This was way before most kitchens or bathrooms had exhaust fans.  If you had an electric dryer, they were vented inside to help heat the house! But the homes were so poorly insulated and drafty that condensation only became a problem when a more airtight window was introduced.

Today’s homes are better insulated and much less drafty.  Water vapor condensing on glass could lead to serious problems in today’s homes.  Learning the humidity and temperature tastes of your client may be an essential part of the door and window selection process.  Recommending the best condensation resistance factor for your client may be as important to their satisfaction as the right insulation value, solar heat gain coefficient or resistance to air infiltration, water penetration and forced entry.

The important thing to remember is there are different condensation resistance factors available for property owners to select and for door and window professionals to recommend.

If we don’t take that into consideration, we can remember that “window sweat” is similar to “flop sweat” for a stand-up comic.

When the performance of a comedian doesn’t match an audience’s taste or sense of humor, the audience doesn’t laugh — and the performer perspires. When the performance of a window doesn’t match a room’s temperature and humidity, the glass will perspire.  Both the homeowner and the audience are likely to heckle the performer, even though it may not be the comedian’s — or the window’s — fault.

The same comic act could make a roomful of people with the correct taste and sense of humor laugh uncontrollably, and the comedian wouldn’t sweat. The same window in a room with the correct temperature and humidity also would not sweat. Although a sense of humor and taste cannot be scientifically measured by a comedian to control the audience’s laughter, temperature and humidity can be measured and manipulated by the homeowner and the door and window professional to control window condensation.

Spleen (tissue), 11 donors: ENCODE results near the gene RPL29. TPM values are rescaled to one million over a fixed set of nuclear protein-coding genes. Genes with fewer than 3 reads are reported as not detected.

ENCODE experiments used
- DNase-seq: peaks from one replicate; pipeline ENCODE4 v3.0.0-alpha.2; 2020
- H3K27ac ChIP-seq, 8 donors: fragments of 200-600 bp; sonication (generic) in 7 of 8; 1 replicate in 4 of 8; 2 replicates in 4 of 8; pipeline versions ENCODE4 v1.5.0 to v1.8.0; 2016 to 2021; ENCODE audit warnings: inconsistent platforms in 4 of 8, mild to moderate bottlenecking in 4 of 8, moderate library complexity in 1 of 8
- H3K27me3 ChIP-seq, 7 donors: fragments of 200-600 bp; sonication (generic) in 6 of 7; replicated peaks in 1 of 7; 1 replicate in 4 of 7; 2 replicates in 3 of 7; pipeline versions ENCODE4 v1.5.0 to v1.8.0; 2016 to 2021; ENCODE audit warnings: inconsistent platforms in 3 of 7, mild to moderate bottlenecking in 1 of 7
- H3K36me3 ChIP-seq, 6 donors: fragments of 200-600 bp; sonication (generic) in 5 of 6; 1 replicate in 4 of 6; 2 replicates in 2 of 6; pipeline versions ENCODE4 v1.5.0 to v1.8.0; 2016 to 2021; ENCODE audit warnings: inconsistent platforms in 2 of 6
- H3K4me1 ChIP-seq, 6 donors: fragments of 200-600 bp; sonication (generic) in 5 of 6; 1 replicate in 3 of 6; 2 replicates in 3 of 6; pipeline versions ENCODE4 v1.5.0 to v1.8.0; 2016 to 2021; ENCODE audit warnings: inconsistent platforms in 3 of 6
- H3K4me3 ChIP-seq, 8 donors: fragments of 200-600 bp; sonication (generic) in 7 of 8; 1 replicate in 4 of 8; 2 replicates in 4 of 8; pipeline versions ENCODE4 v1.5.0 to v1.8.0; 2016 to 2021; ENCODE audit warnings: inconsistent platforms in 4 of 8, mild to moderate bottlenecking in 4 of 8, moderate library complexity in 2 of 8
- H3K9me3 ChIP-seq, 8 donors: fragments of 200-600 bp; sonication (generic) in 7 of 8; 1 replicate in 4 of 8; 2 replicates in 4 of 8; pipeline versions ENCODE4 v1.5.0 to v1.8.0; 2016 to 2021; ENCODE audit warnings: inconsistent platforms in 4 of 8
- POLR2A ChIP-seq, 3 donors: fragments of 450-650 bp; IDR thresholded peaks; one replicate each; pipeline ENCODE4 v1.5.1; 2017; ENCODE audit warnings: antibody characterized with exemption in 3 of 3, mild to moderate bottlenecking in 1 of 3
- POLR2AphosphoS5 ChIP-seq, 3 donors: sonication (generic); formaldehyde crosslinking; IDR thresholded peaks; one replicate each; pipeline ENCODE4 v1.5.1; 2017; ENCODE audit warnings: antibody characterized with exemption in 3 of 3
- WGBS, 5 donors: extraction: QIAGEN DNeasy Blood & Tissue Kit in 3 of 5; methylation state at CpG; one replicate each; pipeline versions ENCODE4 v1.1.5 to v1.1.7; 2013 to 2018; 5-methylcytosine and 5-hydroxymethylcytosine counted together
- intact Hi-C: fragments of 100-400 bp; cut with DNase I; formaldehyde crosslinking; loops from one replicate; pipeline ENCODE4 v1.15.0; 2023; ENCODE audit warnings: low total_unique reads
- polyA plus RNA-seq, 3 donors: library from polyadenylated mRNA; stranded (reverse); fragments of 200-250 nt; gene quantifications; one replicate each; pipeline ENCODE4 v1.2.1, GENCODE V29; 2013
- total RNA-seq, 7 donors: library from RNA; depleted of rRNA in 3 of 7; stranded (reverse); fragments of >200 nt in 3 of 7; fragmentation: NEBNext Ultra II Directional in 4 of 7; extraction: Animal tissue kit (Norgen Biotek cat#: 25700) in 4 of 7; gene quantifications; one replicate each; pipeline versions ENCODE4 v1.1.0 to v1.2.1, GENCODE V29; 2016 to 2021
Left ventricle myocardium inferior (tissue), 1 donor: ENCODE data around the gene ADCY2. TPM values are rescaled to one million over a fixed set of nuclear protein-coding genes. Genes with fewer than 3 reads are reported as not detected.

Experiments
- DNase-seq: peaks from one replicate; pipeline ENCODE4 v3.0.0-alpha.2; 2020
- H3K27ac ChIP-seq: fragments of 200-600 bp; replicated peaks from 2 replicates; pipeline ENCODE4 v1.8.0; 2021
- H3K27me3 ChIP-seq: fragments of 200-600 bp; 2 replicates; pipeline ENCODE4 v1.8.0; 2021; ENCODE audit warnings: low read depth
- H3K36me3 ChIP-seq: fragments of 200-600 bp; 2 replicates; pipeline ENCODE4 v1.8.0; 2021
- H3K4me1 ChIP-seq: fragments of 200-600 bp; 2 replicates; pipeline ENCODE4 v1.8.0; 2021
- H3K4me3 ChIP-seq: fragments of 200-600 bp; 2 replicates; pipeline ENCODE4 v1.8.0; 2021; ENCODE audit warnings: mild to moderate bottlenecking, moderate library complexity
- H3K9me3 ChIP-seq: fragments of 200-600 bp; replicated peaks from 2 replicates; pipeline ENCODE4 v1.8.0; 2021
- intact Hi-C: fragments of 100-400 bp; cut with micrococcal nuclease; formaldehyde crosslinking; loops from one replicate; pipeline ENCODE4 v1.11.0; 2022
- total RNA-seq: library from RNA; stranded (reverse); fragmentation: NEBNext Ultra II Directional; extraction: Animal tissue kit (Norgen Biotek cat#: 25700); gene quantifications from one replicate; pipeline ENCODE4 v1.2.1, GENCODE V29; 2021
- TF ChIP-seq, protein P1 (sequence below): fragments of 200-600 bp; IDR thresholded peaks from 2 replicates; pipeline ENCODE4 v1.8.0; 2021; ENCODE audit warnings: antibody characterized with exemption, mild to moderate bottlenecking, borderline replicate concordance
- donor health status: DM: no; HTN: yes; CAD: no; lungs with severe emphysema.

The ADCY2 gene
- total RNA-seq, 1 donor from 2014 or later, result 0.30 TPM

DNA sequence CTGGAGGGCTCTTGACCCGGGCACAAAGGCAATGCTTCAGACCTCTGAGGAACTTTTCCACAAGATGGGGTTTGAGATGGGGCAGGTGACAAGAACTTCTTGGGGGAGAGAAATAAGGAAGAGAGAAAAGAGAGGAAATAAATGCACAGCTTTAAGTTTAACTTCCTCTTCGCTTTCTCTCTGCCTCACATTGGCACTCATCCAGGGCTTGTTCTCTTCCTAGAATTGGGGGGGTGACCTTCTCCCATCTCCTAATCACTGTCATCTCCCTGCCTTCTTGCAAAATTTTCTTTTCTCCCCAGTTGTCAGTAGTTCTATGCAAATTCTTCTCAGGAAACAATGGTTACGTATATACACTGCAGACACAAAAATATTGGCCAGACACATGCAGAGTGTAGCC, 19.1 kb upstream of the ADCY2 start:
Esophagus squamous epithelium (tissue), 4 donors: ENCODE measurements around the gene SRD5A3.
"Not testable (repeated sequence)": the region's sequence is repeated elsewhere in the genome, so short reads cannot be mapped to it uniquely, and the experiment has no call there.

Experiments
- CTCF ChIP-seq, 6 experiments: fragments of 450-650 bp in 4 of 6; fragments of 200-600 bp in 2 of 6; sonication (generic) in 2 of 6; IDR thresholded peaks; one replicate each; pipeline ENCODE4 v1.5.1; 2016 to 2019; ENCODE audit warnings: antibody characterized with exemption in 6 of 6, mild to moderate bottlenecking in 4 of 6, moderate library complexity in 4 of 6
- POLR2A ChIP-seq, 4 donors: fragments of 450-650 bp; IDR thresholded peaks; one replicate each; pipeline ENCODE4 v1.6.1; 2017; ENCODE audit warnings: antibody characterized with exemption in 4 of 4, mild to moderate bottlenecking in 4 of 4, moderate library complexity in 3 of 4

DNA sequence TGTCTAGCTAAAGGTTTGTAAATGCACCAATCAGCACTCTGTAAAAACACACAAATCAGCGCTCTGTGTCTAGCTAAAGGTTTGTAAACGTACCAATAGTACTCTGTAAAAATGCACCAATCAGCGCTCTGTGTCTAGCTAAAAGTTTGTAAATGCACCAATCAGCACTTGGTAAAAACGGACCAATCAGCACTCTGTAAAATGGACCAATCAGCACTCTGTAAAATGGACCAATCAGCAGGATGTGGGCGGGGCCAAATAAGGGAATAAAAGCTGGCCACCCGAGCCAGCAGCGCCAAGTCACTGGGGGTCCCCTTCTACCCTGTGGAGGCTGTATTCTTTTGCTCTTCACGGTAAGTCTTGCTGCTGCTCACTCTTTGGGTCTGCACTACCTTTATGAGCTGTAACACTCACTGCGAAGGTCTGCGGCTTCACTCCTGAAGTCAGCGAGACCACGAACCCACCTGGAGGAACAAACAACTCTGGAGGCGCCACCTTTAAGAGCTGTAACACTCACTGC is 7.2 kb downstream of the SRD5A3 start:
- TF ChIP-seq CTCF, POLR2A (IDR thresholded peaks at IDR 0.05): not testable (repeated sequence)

For happier clients, please remember to consider condensation resistance factor when making your door and window recommendations.


  1. The issue of condensation can be confusing for a homeowner for sure! AAMA recently posted a new web page specific to that issue. Please visit the page and let us know what you think. You and your readers can feel free to pass this on to your homeowner clients as well.

  2. That’s a true classic! I love to send the homeowner a letter stating that the contractor has mentioned they were concerned about condensation on their windows.

    I go on to explain that I need the plumbers name, the one who hooked up a waterline to the windows!

  3. Like the rest of the industry, we also have received our annual share of complaint calls, enough so that we produced this explanatory video:

  4. I have read many articles on the Subject of Condensation and I must say, this one did not put me to sleep! A great spin on an “old” subject. All of us have individual characters and it takes a different approach each time, to satisfy the home owner, this approach was definitely different, but successful.